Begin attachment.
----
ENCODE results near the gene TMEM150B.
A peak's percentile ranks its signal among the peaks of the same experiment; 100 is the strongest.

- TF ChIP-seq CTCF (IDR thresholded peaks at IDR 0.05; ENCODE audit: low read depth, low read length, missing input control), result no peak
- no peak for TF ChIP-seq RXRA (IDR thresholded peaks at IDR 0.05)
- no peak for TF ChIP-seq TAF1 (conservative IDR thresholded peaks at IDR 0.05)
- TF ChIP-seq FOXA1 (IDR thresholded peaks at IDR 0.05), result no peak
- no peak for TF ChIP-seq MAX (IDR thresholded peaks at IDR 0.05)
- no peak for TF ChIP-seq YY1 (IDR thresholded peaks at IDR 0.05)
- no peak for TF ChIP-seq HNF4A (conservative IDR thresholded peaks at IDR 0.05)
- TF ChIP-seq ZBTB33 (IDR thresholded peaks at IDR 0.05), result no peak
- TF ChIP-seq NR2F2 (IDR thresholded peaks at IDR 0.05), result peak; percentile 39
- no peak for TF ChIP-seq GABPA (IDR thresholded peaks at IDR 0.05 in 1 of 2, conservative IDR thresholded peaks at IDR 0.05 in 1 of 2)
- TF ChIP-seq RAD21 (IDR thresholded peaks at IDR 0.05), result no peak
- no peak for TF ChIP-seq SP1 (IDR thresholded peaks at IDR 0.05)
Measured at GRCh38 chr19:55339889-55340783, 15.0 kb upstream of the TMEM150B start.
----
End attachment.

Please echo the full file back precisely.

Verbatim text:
ENCODE results near the gene TMEM150B.
A peak's percentile ranks its signal among the peaks of the same experiment; 100 is the strongest.

- TF ChIP-seq CTCF (IDR thresholded peaks at IDR 0.05; ENCODE audit: low read depth, low read length, missing input control), result no peak
- no peak for TF ChIP-seq RXRA (IDR thresholded peaks at IDR 0.05)
- no peak for TF ChIP-seq TAF1 (conservative IDR thresholded peaks at IDR 0.05)
- TF ChIP-seq FOXA1 (IDR thresholded peaks at IDR 0.05), result no peak
- no peak for TF ChIP-seq MAX (IDR thresholded peaks at IDR 0.05)
- no peak for TF ChIP-seq YY1 (IDR thresholded peaks at IDR 0.05)
- no peak for TF ChIP-seq HNF4A (conservative IDR thresholded peaks at IDR 0.05)
- TF ChIP-seq ZBTB33 (IDR thresholded peaks at IDR 0.05), result no peak
- TF ChIP-seq NR2F2 (IDR thresholded peaks at IDR 0.05), result peak; percentile 39
- no peak for TF ChIP-seq GABPA (IDR thresholded peaks at IDR 0.05 in 1 of 2, conservative IDR thresholded peaks at IDR 0.05 in 1 of 2)
- TF ChIP-seq RAD21 (IDR thresholded peaks at IDR 0.05), result no peak
- no peak for TF ChIP-seq SP1 (IDR thresholded peaks at IDR 0.05)
Measured at GRCh38 chr19:55339889-55340783, 15.0 kb upstream of the TMEM150B start.